I was amazed by the support and trust given to me by my friends there and sooner than I thought, I felt better and trust the Lord that He has something far better for me. So after a few minutes of that negative feeling, I was truly alright and it did not bother me at all.

The Lord only showed me that not all Christians exude true Christianity or Christ-likeness to themselves. It's like a warning to me that I must be really careful to whom I will reveal and entrust my status at the same time. Honestly, I have nothing against with that organization or to any people from that group. In fact, I will be still willing to help them in their HIV & AIDS project and I will treat them the same way I treated them before that incident happened.

Anyway, it is not a closed book yet I guess and only God knows what will happen next. It really feels good to trust God with all my heart. It feels great to know that the Lord will take care of every aspect of my life especially on the areas like this.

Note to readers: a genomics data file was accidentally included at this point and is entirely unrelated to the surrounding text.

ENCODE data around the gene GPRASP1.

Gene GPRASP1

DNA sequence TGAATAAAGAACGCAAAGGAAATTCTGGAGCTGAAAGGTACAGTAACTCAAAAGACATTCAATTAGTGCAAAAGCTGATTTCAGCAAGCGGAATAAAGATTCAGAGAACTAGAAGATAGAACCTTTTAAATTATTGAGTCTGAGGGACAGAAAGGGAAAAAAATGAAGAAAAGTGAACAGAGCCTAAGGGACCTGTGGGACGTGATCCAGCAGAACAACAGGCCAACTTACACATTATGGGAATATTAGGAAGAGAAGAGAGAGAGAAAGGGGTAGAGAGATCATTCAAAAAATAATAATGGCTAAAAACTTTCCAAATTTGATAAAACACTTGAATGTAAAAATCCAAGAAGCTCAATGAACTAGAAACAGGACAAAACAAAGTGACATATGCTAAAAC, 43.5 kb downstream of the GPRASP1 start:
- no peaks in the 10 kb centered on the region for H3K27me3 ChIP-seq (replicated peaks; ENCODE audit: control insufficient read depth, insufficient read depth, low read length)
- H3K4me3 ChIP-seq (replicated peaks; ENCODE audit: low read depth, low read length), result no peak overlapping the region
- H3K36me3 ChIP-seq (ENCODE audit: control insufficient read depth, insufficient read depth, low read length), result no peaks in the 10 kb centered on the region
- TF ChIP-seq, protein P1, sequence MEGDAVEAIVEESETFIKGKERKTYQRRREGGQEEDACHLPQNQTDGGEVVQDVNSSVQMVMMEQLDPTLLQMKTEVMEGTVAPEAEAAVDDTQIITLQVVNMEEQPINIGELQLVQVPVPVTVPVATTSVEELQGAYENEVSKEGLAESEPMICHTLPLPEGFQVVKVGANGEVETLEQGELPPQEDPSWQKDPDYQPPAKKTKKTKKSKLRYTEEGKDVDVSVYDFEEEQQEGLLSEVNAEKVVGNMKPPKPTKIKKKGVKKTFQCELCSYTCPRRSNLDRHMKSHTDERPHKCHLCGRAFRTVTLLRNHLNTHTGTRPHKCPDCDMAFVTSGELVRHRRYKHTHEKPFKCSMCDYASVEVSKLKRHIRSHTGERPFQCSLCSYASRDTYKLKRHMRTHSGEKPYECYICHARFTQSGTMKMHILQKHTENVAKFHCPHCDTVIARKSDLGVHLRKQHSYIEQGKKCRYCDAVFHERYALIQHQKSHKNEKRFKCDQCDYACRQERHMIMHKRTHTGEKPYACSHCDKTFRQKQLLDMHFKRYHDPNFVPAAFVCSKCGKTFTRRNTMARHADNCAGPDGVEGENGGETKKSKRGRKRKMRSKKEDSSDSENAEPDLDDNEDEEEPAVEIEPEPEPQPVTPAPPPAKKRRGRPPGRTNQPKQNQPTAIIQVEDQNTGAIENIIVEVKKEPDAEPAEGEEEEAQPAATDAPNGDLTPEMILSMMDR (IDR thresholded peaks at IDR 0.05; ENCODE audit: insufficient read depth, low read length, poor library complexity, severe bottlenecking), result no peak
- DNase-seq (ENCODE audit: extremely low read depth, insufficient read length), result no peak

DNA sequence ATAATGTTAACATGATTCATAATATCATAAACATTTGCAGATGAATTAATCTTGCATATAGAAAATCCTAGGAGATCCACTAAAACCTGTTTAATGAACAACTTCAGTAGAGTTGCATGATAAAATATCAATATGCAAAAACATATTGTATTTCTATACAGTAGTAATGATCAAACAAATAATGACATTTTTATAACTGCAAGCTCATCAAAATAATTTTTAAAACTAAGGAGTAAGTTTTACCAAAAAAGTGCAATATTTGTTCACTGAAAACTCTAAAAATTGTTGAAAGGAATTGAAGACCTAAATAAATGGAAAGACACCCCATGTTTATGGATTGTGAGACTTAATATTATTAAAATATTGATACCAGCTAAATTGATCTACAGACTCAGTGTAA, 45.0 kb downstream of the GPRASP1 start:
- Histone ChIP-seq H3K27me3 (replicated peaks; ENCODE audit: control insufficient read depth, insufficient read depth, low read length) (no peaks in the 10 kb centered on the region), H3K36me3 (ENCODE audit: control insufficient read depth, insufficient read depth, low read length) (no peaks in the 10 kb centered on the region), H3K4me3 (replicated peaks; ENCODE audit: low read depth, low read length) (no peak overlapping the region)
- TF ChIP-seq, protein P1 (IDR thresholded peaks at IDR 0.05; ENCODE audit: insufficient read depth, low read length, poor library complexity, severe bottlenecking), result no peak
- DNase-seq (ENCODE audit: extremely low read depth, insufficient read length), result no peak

Stigma and discrimination will not kill me and should not kill other people living with HIV. The Lord is my strength and my shield. My heart trusts in Him and I am helped. My heart leaps for joy and I will give thanks to Him in song. That is Psalm 28:7. So if you are living with HIV like me and feel stigma and discrimination, I would encourage you and suggest surrendering yourself to Lord Jesus Christ and everything will be alright coz He will take charge.

Next post, what is really stigma and discrimination?

Saturday, November 1, 2008

All Saints Day

Hello readers! Happy Halloween!